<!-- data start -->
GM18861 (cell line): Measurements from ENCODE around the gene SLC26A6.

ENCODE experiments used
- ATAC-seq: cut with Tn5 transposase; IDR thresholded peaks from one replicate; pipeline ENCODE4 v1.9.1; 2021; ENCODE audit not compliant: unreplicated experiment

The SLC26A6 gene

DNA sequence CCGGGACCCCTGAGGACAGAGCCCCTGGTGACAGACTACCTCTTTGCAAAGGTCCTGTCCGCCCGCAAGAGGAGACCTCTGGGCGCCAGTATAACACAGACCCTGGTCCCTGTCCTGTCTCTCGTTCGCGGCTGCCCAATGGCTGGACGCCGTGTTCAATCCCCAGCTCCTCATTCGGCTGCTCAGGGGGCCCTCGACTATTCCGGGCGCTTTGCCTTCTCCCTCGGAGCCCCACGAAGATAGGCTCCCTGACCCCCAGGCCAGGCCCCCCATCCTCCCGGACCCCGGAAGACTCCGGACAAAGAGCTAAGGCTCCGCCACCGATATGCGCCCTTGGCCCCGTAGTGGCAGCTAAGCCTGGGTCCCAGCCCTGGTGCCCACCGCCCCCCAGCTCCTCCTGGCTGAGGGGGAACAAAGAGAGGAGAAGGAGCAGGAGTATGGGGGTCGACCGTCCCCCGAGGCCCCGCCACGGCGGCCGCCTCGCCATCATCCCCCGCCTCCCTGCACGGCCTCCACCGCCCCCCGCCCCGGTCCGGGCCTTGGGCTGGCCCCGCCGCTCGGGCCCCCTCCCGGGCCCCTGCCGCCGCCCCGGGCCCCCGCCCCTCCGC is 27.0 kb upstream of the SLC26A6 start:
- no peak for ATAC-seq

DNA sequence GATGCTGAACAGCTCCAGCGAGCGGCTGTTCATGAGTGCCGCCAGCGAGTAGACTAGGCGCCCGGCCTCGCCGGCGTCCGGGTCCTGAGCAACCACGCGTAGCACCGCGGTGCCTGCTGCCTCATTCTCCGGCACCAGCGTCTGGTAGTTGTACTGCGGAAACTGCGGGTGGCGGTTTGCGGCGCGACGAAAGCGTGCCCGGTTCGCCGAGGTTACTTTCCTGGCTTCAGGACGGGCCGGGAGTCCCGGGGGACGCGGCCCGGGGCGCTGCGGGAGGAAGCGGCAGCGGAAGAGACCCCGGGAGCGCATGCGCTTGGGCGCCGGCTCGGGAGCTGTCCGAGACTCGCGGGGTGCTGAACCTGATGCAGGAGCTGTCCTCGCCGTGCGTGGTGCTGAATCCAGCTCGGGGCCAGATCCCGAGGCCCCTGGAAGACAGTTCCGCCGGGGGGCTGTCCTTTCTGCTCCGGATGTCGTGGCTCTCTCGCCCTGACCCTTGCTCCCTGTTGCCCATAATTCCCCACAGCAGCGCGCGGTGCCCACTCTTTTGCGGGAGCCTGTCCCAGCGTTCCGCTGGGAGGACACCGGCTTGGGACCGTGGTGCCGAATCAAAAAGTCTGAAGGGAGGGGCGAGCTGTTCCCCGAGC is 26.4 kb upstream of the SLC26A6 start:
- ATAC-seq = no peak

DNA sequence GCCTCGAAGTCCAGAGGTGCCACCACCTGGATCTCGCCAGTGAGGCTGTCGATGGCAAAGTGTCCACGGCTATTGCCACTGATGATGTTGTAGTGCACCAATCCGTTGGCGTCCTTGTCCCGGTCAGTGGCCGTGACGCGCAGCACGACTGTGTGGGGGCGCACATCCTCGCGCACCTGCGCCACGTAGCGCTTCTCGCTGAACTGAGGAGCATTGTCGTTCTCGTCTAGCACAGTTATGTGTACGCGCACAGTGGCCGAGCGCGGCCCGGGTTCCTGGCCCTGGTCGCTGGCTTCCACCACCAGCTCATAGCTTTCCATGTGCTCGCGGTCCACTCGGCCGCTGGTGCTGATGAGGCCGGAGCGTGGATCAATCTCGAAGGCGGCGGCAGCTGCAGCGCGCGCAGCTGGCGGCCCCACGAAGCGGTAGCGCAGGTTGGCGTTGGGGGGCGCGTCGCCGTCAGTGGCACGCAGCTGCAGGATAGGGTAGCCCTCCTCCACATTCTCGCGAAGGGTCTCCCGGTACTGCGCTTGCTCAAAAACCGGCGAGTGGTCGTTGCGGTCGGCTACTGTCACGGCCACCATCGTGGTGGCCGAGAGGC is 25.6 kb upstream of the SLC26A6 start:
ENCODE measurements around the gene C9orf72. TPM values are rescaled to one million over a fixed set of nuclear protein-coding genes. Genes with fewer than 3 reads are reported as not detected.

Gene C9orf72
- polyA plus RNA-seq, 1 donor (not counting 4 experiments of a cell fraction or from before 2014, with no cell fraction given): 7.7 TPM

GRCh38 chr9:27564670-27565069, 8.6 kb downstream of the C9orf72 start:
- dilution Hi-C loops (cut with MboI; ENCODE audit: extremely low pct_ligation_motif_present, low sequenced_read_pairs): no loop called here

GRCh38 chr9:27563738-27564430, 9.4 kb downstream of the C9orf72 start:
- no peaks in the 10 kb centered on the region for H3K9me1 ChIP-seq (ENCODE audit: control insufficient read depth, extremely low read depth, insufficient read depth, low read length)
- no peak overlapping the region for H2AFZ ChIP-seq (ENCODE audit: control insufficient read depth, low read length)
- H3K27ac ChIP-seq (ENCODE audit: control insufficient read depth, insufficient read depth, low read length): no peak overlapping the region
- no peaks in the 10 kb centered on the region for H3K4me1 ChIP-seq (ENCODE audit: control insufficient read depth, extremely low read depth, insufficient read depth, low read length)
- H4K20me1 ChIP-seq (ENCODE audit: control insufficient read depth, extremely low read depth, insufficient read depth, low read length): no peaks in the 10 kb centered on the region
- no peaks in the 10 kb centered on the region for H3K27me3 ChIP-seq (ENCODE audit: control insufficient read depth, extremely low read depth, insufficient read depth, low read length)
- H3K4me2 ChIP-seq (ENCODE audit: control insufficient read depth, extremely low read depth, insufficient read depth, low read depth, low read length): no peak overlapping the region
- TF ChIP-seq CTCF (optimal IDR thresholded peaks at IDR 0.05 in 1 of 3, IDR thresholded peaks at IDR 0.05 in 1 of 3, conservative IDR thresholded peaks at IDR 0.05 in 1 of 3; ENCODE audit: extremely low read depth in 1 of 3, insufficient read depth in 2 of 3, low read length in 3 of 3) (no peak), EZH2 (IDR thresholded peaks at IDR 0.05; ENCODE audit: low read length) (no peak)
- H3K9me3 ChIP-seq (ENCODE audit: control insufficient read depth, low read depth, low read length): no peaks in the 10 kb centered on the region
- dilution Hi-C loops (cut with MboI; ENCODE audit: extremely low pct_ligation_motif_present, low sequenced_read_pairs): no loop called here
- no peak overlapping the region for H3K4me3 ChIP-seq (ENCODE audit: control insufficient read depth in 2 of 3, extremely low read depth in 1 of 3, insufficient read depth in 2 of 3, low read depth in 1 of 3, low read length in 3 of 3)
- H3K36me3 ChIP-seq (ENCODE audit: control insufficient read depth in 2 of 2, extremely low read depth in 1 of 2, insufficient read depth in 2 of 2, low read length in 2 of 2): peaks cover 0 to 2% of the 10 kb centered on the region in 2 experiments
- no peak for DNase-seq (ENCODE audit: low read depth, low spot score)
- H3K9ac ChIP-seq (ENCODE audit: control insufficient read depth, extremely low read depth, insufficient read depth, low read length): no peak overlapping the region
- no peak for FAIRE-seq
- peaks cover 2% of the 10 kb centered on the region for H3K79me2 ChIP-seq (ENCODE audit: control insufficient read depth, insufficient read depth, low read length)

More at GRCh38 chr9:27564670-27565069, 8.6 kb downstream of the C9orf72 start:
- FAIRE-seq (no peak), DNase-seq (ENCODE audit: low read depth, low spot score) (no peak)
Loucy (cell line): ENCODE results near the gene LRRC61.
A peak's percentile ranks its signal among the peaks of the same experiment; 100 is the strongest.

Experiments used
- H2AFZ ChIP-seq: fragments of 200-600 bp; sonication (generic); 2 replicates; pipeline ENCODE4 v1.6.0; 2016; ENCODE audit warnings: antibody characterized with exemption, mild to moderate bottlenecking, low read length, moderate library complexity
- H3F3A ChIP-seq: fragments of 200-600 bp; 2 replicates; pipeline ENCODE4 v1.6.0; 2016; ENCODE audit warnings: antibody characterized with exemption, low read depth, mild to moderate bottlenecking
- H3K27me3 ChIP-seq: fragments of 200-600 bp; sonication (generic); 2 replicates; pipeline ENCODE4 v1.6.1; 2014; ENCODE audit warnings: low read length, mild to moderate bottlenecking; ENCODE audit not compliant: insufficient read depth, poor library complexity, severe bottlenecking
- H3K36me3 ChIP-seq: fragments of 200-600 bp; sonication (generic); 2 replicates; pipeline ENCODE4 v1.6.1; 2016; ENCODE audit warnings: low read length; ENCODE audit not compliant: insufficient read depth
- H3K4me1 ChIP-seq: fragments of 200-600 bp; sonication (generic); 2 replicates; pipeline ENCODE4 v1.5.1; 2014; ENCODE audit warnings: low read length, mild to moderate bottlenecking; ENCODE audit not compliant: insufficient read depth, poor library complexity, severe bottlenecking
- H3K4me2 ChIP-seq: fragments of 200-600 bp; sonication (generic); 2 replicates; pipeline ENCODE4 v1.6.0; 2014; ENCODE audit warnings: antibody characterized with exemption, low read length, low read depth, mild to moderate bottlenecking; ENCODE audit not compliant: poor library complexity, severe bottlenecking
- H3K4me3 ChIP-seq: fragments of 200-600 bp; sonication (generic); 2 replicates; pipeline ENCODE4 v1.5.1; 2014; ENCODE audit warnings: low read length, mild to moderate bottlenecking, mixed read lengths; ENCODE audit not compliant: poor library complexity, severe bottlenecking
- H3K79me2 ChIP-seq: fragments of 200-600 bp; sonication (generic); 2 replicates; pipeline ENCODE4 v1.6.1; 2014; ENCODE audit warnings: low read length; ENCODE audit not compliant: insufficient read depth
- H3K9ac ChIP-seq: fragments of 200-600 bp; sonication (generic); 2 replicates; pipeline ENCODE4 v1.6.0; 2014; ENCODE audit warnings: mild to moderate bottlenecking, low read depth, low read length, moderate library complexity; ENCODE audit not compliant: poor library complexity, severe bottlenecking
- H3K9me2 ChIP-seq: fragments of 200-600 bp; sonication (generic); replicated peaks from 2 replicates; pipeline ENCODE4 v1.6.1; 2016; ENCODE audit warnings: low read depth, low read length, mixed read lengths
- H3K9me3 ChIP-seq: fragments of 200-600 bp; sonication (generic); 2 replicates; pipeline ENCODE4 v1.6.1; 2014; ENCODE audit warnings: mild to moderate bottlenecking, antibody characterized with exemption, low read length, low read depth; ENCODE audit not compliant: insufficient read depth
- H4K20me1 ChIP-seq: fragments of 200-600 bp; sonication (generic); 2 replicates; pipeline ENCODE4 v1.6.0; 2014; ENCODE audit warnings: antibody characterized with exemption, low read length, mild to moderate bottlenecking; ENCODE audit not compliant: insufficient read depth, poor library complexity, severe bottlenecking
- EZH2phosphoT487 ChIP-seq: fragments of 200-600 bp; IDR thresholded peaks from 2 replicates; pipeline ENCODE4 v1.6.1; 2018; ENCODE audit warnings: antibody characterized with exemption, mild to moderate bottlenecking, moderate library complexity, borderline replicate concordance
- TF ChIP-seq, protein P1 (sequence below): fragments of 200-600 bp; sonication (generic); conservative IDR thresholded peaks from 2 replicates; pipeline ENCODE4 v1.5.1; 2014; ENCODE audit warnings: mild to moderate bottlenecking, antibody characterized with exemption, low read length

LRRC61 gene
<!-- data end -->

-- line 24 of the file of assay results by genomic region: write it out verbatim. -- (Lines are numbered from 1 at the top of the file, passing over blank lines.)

- H3K9me3 ChIP-seq (ENCODE audit: control insufficient read depth, low read depth, low read length): no peaks in the 10 kb centered on the region